RecipesHomesteading Guide to Buying Cooking and Eating Whole Grains

Homesteading Guide to Buying Cooking and Eating Whole Grains

Eating healthy has become the “in thing” these days, with more and more people trying to live healthier lives. One of the biggest part of a healthier lifestyle is making better choices when it comes to what you eat every day. We all remember learning about the food triangle as we were growing up and our doctors remind us all the time that we need to get more fresh fruits and veggies in our diet.

However, there is one thing that is not mentioned quite often enough and not getting enough, can actually do more harm than good. While most people get enough protein from a variety of meat sources and from veggies in the case of Vegetarians and Vegans. The problem comes in when it comes to carbohydrates. Not all carbs are created equal and the wrong kinds will not help you to reach your goal of being healthier.

Homesteading Guide to Buying Cooking and Eating Whole Grains

Foods made from the whole grain are much better because they include all of the parts of the grain. This includes the fiber and that is what helps to make you feel full faster. Also, whole grain helps to make your food taste much better. When grain is processed it is often stripped of all of its beneficial fiber and other nutrients are wiped away.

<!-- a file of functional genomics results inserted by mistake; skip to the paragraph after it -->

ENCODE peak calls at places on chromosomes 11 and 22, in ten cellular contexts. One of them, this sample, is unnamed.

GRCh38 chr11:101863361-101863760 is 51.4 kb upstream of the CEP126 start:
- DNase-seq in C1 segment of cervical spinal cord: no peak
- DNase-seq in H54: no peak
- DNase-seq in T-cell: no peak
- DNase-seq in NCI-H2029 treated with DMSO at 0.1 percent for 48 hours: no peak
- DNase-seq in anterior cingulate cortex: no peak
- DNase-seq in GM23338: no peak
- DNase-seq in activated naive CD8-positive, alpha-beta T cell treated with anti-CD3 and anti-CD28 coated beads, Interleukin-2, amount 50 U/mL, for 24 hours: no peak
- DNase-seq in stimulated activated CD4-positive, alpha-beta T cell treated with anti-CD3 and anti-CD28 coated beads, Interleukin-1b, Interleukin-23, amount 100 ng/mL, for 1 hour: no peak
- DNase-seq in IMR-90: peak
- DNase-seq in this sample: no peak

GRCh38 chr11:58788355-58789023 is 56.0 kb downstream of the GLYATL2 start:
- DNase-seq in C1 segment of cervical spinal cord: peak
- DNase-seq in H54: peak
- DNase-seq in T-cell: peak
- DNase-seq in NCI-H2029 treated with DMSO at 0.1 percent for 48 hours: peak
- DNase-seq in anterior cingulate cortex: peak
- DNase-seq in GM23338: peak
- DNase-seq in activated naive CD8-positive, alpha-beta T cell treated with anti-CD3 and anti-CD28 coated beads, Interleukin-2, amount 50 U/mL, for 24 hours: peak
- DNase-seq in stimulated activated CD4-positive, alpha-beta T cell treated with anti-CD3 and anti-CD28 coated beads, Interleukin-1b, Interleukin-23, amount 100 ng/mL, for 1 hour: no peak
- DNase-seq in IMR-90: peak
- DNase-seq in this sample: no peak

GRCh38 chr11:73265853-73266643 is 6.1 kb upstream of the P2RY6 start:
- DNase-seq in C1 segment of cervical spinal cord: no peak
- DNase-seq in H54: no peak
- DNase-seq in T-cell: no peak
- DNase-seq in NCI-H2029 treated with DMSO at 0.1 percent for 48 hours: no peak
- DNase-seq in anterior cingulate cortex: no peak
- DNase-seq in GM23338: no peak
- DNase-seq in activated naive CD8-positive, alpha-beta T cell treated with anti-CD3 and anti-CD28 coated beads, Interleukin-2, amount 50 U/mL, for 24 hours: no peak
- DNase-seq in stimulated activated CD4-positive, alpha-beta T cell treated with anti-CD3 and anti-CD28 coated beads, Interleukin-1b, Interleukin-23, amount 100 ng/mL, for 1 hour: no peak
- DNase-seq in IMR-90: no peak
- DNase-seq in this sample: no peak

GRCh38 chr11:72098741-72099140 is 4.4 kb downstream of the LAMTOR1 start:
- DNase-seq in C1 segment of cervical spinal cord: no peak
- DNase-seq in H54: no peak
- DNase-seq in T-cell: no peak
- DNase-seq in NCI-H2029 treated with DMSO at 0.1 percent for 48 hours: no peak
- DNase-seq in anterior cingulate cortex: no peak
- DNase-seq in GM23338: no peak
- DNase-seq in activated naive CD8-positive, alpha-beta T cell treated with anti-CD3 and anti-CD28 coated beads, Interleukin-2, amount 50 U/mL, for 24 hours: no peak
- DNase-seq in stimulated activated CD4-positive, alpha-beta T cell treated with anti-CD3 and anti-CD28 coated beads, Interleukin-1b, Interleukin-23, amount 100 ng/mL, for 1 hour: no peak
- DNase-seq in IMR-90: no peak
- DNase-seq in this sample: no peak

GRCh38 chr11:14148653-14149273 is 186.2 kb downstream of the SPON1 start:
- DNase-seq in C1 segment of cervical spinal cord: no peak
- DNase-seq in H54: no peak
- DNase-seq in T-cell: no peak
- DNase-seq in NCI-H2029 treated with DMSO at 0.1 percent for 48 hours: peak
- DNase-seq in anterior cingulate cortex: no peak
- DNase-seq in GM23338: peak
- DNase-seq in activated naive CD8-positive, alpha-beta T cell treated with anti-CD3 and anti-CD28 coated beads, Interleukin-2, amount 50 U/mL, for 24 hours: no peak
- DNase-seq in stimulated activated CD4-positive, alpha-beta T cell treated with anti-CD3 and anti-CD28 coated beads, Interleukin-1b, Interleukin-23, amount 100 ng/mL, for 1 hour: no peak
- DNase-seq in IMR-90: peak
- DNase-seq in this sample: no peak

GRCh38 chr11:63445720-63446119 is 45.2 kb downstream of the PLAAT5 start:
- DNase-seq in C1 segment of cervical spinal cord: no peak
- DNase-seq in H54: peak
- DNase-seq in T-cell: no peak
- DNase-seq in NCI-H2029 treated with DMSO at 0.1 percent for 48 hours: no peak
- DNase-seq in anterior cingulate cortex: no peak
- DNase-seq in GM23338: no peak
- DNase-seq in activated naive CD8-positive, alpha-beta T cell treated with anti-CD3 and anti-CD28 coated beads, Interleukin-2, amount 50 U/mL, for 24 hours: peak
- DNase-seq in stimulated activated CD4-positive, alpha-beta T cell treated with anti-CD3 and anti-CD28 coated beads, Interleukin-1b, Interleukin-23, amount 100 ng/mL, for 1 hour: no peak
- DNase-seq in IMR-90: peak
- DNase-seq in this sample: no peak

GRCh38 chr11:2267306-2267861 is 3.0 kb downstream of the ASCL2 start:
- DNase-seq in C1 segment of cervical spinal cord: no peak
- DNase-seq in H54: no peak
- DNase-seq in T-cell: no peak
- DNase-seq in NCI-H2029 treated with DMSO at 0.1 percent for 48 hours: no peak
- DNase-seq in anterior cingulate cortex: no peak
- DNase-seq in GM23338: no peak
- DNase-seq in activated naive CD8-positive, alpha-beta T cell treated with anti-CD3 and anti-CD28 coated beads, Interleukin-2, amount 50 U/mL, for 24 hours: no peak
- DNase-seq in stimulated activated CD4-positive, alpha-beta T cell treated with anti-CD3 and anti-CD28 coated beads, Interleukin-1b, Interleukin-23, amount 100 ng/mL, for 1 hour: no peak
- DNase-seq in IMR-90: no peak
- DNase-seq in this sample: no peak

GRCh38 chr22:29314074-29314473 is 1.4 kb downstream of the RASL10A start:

Foods containing processed grains also include higher amounts of simple carbohydrates. The combination of processed grains and simple carbohydrates do not give the body the right amount of energy and often lead to excessive fat retention and excessive weight gain.

When you pay close attention to what is in the food you eat, you are much more likely to be healthier. Always avoid processed foods and replace them with whole grain sources of carbohydrates. Whole grain sources of carbohydrates digest slower and provide a longer duration of energy. This is unlike processed grains which have like nutritional value and burn much faster.

What types of whole grain should you eat?

Once you have decided to take a closer look at the foods you currently are eating, you might be very surprised to find out that some of the things are often mistaken for healthy. Here is a brief list of a good place to start on your journey to healthier eating.

Whole Wheat , Whole Oats, Whole Barley, Whole Maize, Brown Rice, Rye, Millet, Quinoa. When cooking, use whole wheat flour (never white flour). Select only whole grain wheat breads and whole pastas and avoid white breads.  See the guide from Real Simple for a good look at the different grains.

Click here to read about and view the whole chart:

http://www.realsimple.com/food-recipes/cooking-tips-techniques/preparation/whole-grains

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